There were probably more ghost towns and mining camps in colorado than in most of the rest of the west combined. Colorado was the last of the states to pass any sort of workman comp, doing so in 1930's (Utah was the first state to protect miners with WC), and every miner was expected to deal with any injury or mishap, having full knowledge of the dangers of mining and still entering into a mine to work. Didn't want to go to work? Colorado sent out the state militia and made the miners mine, or get shot dead.

Taking a trip to CO? get a 4x4 and tour the country around Silverton, Ouray, Lake City, Engineer's pass, and Creede. Get some good boots and some toilet paper (for the nosebleeds) as the mines are regularly up in the hills 10,000- 14,000 feet above sea level, following a burro trail. the bunkhouses were generally at the top of the mine, and built on stilts, with sheer dropoffs. Just getting to one mine, say the gladstone and emma vein, will put you in great physical shape, provided you push yourself all the way to the end of the trail.

There are a lot of mines with really good ore still available, but the tree huggers have shit and closed the mines. Idarado is one of them. When pushing towards Ouray, you will notice the highway is on an overhang of rock, maybe a 1000 feet freefall should you run off. That stretch was part of the railroad (otto meers?) bed that was the final leg of the narrow gauge built to within a few miles of ouray. You can't excatly stop anywhere and look over the edge. It is a wonder the road hasn't fallen off. . . ... . great views but at a price. winter most any time, anywhere, in the mountains, and cold water trickling down inside an already freezing drift. My wife said they should put a guardrail or something on the road to keep the cars from running off. heck there wasn't enough space for dirt or a post hole to anchor a guardrail in the Ucompagre mountain pass

nuff said take a trip and explore it for yourself

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Bigfoot, Bob T., Wirechief, gotgold, Hammer, Whats4supper, to all of you I say thank you. Maybe Greaterville or Gold Basin we can all come together and really have a discussion. There is a book out by Les Spell called "The Forgeten Men of Cripple Creek". He doesn't go into the mines much but instead wrote the founding history by the unknowns. Les's father was the sheriff of Cripple Creek. Les does mention the labor wars and the fact that he was arrested and put on the train and told they would shot him on sit if he came back. Les's family moved to florssant for awhile, about 6 years, and then followed Les to San Bernardino. Les came on out to 29 Palms, invited by Isler & Ingelsal and helped them bring the Gypsy Queen and the Maria into production. He later became the mine safety inspector, worked at the Gold Crown same time my father did, and took over the safety of the supply. He later worked at the Virginia Dale til the ore faulted and they couldn't find it. Isler and company gave Les the Gypsy Queen, The Maria and the Cowhorn(aka the Joel). Les did assessment work only on the Maria and Joel, his passion was the Gypsy Queen.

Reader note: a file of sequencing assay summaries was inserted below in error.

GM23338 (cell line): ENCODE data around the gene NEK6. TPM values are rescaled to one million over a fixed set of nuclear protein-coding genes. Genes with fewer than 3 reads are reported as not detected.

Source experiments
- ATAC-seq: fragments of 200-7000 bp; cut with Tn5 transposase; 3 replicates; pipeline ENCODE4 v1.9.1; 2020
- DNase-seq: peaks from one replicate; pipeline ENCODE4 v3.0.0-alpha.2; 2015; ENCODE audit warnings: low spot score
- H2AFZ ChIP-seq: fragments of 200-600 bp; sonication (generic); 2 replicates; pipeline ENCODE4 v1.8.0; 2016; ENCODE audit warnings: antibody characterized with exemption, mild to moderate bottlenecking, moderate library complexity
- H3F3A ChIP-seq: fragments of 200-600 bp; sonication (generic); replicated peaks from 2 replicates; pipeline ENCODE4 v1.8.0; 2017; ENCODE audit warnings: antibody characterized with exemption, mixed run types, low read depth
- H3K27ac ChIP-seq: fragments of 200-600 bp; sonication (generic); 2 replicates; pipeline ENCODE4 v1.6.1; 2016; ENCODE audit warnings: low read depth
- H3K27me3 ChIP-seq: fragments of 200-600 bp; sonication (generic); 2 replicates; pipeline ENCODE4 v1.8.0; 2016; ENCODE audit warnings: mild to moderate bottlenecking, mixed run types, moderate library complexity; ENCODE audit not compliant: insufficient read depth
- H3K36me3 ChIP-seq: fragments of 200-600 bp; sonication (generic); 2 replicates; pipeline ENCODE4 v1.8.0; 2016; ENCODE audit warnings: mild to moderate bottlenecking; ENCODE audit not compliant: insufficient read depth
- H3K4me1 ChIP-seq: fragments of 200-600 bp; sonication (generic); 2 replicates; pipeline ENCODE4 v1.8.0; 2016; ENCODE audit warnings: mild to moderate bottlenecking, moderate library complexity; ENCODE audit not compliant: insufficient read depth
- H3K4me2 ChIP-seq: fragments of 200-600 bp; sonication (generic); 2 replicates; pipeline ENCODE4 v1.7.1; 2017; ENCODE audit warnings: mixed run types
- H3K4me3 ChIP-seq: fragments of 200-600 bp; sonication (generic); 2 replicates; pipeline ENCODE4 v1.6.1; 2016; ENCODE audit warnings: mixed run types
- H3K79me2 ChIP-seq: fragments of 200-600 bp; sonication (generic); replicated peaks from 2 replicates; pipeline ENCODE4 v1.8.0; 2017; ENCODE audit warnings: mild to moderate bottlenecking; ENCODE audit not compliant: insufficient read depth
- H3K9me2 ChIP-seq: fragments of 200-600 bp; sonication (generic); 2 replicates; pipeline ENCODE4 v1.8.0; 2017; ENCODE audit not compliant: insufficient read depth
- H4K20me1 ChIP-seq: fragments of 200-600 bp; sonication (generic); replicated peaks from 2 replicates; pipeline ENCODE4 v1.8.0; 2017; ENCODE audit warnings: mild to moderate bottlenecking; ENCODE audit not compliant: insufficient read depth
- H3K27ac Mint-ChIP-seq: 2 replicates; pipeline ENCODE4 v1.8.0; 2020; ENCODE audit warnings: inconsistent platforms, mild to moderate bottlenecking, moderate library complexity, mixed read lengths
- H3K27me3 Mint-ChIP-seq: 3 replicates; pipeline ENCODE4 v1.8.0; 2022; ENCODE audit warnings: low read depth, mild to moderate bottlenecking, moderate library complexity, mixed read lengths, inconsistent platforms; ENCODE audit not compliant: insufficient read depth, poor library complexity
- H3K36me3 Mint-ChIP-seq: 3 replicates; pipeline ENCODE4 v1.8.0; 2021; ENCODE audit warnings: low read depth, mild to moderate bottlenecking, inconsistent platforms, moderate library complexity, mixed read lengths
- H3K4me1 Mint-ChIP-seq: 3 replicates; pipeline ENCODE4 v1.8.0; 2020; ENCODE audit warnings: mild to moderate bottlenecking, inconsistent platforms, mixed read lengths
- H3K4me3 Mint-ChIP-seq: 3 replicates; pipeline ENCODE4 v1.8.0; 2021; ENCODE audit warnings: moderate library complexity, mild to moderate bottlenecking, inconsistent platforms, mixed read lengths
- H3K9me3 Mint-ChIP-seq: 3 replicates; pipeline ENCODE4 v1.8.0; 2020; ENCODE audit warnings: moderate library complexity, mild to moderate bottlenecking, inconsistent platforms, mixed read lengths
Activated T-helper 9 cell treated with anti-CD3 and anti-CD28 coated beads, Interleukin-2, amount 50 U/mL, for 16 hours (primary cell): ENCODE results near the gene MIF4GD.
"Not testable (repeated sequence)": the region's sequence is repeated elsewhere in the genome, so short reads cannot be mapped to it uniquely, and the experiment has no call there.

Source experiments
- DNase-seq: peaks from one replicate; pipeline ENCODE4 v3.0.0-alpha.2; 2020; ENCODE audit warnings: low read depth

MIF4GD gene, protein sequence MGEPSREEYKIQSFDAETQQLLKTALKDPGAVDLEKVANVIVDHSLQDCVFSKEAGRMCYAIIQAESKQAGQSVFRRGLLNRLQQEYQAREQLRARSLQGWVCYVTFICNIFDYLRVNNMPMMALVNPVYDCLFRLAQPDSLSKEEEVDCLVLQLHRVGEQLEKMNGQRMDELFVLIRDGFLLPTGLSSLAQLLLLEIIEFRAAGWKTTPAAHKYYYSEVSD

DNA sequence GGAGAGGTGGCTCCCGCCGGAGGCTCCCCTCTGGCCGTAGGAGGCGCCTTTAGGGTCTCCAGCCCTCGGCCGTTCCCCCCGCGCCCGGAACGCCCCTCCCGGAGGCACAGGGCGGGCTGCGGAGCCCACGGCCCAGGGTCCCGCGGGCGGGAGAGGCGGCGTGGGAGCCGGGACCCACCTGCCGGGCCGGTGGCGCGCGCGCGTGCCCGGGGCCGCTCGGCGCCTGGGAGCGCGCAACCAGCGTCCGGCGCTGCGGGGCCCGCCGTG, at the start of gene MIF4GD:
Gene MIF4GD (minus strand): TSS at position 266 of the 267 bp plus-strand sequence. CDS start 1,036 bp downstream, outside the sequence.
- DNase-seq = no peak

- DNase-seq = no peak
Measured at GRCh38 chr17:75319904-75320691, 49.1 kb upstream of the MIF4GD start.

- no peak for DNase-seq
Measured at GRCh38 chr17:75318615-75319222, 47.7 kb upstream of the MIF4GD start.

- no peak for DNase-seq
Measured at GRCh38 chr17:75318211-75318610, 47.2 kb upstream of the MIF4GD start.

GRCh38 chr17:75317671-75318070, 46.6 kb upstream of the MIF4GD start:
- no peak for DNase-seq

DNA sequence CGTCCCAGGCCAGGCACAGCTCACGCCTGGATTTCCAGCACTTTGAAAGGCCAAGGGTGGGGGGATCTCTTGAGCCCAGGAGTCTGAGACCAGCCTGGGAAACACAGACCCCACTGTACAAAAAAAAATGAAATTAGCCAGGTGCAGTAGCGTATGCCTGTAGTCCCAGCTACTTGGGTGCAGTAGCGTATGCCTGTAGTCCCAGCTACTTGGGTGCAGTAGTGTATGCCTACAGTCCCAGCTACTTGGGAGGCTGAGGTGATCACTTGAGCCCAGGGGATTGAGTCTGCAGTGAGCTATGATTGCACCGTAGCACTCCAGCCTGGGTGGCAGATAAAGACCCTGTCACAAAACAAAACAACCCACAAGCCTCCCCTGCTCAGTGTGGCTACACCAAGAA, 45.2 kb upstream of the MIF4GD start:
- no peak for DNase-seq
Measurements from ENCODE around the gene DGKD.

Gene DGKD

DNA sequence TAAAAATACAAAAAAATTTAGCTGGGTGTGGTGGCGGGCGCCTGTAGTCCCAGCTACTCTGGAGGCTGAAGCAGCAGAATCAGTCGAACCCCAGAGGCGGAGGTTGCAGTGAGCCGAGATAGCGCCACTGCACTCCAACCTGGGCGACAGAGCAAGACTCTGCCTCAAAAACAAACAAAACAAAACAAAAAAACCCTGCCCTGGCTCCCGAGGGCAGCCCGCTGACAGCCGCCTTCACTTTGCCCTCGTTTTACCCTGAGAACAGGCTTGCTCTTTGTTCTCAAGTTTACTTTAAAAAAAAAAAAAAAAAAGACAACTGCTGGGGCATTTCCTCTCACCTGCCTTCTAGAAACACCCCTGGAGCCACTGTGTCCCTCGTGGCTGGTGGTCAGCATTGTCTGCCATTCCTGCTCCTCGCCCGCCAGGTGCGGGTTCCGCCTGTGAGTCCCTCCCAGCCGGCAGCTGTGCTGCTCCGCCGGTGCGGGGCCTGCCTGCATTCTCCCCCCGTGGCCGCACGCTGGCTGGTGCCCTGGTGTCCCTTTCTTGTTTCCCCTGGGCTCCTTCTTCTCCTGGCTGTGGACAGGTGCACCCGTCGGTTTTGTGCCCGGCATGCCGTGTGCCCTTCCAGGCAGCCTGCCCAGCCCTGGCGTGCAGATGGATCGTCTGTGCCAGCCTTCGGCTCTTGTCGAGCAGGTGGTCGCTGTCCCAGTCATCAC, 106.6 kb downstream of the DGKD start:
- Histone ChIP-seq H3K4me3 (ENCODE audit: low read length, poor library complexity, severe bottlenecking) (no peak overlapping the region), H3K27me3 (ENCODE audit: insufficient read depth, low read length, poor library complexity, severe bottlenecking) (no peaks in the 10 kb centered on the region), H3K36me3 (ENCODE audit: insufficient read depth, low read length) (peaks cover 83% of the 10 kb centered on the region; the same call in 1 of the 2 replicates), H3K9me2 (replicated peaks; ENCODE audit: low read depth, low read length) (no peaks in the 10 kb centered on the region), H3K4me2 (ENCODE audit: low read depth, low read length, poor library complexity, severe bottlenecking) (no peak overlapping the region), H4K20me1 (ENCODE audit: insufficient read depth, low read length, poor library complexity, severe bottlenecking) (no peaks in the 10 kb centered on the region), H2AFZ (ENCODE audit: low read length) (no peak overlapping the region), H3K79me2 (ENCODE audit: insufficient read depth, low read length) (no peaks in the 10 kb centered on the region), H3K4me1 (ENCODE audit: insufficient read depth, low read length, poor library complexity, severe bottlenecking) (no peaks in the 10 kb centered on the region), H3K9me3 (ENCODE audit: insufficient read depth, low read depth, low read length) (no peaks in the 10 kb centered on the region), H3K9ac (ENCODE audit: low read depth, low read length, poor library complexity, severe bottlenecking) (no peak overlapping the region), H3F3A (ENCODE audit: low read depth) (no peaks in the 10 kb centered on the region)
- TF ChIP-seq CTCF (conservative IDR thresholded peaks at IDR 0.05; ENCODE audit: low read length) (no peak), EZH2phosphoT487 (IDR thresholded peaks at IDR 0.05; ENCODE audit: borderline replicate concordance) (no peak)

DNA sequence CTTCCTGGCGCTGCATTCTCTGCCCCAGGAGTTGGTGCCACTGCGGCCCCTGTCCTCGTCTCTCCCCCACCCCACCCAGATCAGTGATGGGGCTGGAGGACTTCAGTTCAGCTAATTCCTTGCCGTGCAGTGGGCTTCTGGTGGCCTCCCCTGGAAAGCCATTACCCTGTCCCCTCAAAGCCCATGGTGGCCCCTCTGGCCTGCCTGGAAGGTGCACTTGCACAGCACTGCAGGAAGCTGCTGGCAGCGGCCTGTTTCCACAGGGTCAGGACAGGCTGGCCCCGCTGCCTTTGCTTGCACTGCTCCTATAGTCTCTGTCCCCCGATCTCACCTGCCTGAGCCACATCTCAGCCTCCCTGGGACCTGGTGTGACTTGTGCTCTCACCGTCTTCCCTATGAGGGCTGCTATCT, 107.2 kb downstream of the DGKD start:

Sorry guys, got off subject. My wife and I spent 3 summers traveling all thru Colorado. We saw mines that I swear you need a sky hook to get to them and creeks no more 2 foot wide 1 foot deep and so cold it would instantly freeze your throat.

To all who have not had the prividge to travel, walk, and stay a day or two, PUT IT ON YOUR LIST, you will not be sorry.

The old 29'er